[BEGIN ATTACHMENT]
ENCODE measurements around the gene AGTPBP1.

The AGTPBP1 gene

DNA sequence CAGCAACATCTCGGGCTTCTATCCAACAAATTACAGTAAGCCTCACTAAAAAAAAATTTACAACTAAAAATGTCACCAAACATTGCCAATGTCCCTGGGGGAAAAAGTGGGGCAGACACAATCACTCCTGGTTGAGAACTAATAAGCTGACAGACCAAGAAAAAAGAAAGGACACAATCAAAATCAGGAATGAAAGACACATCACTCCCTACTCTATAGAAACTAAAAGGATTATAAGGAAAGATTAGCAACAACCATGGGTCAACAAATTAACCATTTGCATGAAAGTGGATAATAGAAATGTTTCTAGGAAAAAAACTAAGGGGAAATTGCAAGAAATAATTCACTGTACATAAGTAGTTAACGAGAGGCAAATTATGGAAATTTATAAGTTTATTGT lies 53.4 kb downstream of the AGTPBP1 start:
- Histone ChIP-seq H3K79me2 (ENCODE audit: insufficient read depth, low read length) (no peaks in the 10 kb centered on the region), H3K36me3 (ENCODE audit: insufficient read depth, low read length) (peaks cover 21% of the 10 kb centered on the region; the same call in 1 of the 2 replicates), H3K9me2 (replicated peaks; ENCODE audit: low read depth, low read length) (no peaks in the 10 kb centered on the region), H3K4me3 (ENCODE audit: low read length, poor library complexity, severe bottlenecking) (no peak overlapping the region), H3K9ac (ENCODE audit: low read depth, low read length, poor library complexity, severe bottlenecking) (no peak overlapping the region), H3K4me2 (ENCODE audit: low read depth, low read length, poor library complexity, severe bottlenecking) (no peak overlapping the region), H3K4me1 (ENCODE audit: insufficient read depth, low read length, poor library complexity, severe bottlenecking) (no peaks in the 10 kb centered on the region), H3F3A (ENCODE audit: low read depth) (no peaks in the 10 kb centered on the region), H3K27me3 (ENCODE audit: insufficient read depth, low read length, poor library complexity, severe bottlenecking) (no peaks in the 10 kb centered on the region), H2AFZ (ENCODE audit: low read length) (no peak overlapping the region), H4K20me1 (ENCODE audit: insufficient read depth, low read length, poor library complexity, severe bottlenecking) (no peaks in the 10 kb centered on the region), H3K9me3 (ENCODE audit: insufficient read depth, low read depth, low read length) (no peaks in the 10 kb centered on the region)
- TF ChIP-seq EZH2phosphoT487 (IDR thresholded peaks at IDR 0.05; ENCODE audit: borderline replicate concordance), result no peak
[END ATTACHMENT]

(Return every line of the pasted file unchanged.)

ENCODE measurements around the gene AGTPBP1.

The AGTPBP1 gene

DNA sequence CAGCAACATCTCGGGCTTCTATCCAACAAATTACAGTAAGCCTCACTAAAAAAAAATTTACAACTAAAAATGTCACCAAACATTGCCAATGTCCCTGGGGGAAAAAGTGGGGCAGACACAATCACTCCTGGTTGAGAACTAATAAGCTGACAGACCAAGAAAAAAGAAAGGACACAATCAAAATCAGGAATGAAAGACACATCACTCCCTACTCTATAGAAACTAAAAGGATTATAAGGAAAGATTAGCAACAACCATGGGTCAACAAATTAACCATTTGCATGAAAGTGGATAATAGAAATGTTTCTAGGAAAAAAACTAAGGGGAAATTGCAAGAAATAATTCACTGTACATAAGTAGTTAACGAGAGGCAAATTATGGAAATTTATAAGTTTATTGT lies 53.4 kb downstream of the AGTPBP1 start:
- Histone ChIP-seq H3K79me2 (ENCODE audit: insufficient read depth, low read length) (no peaks in the 10 kb centered on the region), H3K36me3 (ENCODE audit: insufficient read depth, low read length) (peaks cover 21% of the 10 kb centered on the region; the same call in 1 of the 2 replicates), H3K9me2 (replicated peaks; ENCODE audit: low read depth, low read length) (no peaks in the 10 kb centered on the region), H3K4me3 (ENCODE audit: low read length, poor library complexity, severe bottlenecking) (no peak overlapping the region), H3K9ac (ENCODE audit: low read depth, low read length, poor library complexity, severe bottlenecking) (no peak overlapping the region), H3K4me2 (ENCODE audit: low read depth, low read length, poor library complexity, severe bottlenecking) (no peak overlapping the region), H3K4me1 (ENCODE audit: insufficient read depth, low read length, poor library complexity, severe bottlenecking) (no peaks in the 10 kb centered on the region), H3F3A (ENCODE audit: low read depth) (no peaks in the 10 kb centered on the region), H3K27me3 (ENCODE audit: insufficient read depth, low read length, poor library complexity, severe bottlenecking) (no peaks in the 10 kb centered on the region), H2AFZ (ENCODE audit: low read length) (no peak overlapping the region), H4K20me1 (ENCODE audit: insufficient read depth, low read length, poor library complexity, severe bottlenecking) (no peaks in the 10 kb centered on the region), H3K9me3 (ENCODE audit: insufficient read depth, low read depth, low read length) (no peaks in the 10 kb centered on the region)
- TF ChIP-seq EZH2phosphoT487 (IDR thresholded peaks at IDR 0.05; ENCODE audit: borderline replicate concordance), result no peak